The inspector had another project involving an old school that required a seismic upgrade. To keep the heritage look of the school, the wood doors and frames were saved and re-installed. During installation, it was noted that multiple layers of old finish were chipping off easily. It was determined that the original finishes were an alkyd gloss but over the years, the school maintenance painters had changed over to a semi-gloss latex. When the doors encountered the stress of removal and handling, the latex layers delaminated off the old underlying alkyd.

The doors and frames had to be scraped and power sanded and all defects filled with auto-body style fillers. They were then primed with MPI #17 Primer, Bonding, Waterbased. With all the added time and expense, it would have been far more economical to replace the doors and frames with new ones, but for this project, the heritage status had to be maintained.

Who’s Responsible?

The second part of the question posed at the beginning of this article asks who is responsible for the added time and expense required to solve the problem -- essentially, “whose fault is it?”

We suggest the responsibility is shared between specifier and contractor.

MPI maintains that if you’re going to write a repainting spec, you (or your representative) must first visit the site to evaluate the existing condition of the surface. Proper practices for evaluating surface condition are described in detail in MPI’s Level 2 Maintenance Repainting training course as well as MPI’s Repainting Specification Manual; in brief, they include checking the thickness and adhesion of the existing coating; researching which paint products were used previously; assessing what defects the existing coatings exhibit; and determining how degraded the finish is. MPI then offers a 5-tier “Degree of Surface Degradation” system ranging from DSD-0 (sound surface) to DSD-4 (degradation so severe that the underlying surface is damaged and needs to be repaired or replaced), and both the surface preparation requirements and recommended repaint system are based on what DSD rating the surface is given.

However, MPI also advocates that the painting contractor should check the surface condition before beginning work, both to protect his own interests as well as assure a successful project. For repaint jobs, this means evaluating the adhesion of the existing coating, even by simple methods such as applying duct tape or the coin test. Corners, edges, and areas are around belly height are the first places to check; get a scraper and look for loose edges; if you find areas where the existing film readily peels back, there’s a problem.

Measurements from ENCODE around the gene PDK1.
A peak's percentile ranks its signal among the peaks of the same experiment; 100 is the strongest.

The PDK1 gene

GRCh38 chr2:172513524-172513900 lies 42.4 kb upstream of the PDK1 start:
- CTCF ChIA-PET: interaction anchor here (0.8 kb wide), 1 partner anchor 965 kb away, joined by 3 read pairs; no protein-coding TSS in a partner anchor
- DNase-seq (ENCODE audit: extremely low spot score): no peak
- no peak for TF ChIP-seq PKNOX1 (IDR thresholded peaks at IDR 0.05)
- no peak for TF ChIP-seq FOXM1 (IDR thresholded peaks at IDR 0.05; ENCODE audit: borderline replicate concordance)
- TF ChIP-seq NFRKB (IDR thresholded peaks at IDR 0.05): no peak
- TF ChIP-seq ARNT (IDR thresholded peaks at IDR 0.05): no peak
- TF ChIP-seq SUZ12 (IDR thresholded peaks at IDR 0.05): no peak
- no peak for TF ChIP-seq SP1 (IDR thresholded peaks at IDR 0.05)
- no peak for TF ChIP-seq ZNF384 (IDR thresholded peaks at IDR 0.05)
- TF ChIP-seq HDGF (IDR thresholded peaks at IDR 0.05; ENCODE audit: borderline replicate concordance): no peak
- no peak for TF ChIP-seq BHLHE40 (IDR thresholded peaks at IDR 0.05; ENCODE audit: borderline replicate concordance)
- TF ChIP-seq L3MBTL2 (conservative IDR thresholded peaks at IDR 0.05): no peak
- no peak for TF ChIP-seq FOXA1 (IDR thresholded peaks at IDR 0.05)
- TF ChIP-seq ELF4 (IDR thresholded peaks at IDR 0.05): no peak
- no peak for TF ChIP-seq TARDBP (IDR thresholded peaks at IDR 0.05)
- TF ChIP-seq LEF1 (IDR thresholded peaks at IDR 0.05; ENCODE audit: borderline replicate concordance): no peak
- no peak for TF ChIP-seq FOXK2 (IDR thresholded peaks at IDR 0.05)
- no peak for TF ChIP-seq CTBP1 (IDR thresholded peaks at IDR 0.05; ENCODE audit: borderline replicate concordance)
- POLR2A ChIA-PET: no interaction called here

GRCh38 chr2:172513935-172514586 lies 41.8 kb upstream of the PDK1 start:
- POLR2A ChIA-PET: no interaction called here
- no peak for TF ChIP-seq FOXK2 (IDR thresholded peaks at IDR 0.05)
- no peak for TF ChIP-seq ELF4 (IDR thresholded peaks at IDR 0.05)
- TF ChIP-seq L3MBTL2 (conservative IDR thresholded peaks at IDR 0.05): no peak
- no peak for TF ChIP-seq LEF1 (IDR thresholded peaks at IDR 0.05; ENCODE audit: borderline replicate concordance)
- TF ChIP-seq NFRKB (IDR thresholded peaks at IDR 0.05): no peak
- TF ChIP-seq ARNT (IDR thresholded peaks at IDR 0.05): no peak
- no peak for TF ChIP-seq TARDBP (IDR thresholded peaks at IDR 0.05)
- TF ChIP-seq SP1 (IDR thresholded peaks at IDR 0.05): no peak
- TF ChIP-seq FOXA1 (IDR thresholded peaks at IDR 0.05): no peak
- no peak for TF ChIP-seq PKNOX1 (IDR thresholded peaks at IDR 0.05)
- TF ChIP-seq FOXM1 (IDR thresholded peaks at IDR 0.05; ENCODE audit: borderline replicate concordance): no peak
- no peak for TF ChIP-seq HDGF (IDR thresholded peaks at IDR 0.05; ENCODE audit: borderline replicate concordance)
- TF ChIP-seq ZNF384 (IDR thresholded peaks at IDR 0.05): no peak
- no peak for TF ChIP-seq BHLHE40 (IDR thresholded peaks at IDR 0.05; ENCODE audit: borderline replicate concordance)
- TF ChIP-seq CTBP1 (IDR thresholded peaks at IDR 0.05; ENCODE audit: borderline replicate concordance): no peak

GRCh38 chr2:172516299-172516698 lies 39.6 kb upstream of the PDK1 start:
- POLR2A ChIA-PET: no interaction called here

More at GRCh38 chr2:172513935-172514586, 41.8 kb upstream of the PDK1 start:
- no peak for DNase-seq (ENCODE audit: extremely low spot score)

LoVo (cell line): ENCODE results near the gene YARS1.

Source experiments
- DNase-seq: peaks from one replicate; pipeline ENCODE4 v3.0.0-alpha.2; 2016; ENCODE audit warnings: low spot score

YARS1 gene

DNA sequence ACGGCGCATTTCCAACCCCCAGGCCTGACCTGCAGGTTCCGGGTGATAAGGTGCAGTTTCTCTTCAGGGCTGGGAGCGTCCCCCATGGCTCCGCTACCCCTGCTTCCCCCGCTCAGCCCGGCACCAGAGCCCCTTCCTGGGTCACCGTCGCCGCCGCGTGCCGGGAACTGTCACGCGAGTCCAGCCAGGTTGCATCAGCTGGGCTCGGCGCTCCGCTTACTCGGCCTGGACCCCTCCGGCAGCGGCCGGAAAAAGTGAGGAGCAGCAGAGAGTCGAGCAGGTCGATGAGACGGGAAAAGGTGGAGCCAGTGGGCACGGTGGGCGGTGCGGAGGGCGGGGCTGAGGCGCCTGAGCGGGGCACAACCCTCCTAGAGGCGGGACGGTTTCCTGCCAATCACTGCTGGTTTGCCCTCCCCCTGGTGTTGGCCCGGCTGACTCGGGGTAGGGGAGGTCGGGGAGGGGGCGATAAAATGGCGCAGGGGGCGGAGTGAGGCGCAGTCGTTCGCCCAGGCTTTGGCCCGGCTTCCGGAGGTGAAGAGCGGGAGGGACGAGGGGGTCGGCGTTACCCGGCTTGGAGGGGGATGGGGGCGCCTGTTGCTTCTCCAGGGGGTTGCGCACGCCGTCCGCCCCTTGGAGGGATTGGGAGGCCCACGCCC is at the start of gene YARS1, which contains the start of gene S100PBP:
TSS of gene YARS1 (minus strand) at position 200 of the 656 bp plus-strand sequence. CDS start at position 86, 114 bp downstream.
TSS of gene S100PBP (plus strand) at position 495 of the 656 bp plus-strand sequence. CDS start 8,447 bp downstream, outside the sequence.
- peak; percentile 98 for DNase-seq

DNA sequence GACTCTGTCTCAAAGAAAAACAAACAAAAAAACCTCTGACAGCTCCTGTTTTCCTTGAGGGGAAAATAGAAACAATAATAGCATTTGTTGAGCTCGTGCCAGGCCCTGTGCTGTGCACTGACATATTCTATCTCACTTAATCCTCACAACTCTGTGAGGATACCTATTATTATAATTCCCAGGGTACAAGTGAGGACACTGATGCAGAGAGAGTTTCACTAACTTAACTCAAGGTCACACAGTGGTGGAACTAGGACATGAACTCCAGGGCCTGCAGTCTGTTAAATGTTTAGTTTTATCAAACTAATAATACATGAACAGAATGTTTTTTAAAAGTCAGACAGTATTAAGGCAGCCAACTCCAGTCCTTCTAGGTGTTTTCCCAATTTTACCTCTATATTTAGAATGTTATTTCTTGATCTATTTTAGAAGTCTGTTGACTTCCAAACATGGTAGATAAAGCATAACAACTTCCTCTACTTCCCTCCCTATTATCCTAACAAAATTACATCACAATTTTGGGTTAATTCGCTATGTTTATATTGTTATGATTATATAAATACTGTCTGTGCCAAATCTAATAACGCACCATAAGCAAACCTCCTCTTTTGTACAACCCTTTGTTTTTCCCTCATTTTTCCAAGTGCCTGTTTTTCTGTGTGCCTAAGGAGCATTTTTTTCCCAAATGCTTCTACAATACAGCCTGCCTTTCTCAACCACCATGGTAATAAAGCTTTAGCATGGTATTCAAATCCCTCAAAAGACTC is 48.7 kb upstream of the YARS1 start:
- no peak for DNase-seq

If the contractor goes ahead and applies a coat of paint to this surface, he has “accepted” it and if problems subsequently occur, he is liable for the remediation or repair work. His recourse at that point is to negotiate with the owner/owner’s rep for reimbursement and in the worst case scenario, the painting contractor will end up with a do-over he doesn’t get paid for if he wants to preserve his reputation and relationship with the customer.
It’s far more economical and advantageous for the painter to identify the problem before work starts and bring it to the attention of the owner or owner’s representative, so all parties can determine the best course of action and any changes required to the specification and paint contract.

So specifiers, take note: a good repaint spec is written based on visual inspection of the existing surface condition, and will include what surface preparation steps or primer may be required prior to paint application. A repaint specification written without inspection that specifies only the finish is fairly begging for problems down the road. But the painting contractor, considered by most owners to be the “expert” on the project, should do his part by verifying that the surface he’s about to accept is indeed appropriate for the paint specification he’s been given.